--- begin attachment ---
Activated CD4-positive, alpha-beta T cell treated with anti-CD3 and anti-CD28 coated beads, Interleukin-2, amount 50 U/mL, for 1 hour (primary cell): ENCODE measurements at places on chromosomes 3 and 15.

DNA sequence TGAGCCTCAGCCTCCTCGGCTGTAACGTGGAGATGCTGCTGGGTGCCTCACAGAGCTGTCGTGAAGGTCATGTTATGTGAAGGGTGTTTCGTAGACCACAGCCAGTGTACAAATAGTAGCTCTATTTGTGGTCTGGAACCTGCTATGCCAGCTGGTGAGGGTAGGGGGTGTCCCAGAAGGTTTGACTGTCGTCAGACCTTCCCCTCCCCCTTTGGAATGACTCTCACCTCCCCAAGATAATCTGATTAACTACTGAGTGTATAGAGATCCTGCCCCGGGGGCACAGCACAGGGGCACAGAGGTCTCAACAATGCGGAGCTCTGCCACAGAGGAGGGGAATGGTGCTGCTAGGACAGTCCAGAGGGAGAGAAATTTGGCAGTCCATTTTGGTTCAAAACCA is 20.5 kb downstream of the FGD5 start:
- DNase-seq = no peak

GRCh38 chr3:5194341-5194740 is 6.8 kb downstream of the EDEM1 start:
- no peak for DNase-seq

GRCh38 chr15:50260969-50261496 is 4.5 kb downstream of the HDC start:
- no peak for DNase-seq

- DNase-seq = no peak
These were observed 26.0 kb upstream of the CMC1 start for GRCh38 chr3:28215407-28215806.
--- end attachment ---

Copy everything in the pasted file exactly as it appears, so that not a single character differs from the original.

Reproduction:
Activated CD4-positive, alpha-beta T cell treated with anti-CD3 and anti-CD28 coated beads, Interleukin-2, amount 50 U/mL, for 1 hour (primary cell): ENCODE measurements at places on chromosomes 3 and 15.

DNA sequence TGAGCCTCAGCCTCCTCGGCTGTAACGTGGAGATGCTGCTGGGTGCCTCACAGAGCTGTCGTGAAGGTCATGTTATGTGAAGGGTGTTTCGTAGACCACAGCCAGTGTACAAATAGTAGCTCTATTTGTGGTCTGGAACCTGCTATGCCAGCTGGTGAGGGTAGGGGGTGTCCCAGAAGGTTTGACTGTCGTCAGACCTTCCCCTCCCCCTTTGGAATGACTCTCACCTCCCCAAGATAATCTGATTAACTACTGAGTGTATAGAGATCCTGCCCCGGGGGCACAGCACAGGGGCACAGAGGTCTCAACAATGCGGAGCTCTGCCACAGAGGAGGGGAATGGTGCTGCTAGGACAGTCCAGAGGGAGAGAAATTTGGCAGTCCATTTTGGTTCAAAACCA is 20.5 kb downstream of the FGD5 start:
- DNase-seq = no peak

GRCh38 chr3:5194341-5194740 is 6.8 kb downstream of the EDEM1 start:
- no peak for DNase-seq

GRCh38 chr15:50260969-50261496 is 4.5 kb downstream of the HDC start:
- no peak for DNase-seq

- DNase-seq = no peak
These were observed 26.0 kb upstream of the CMC1 start for GRCh38 chr3:28215407-28215806.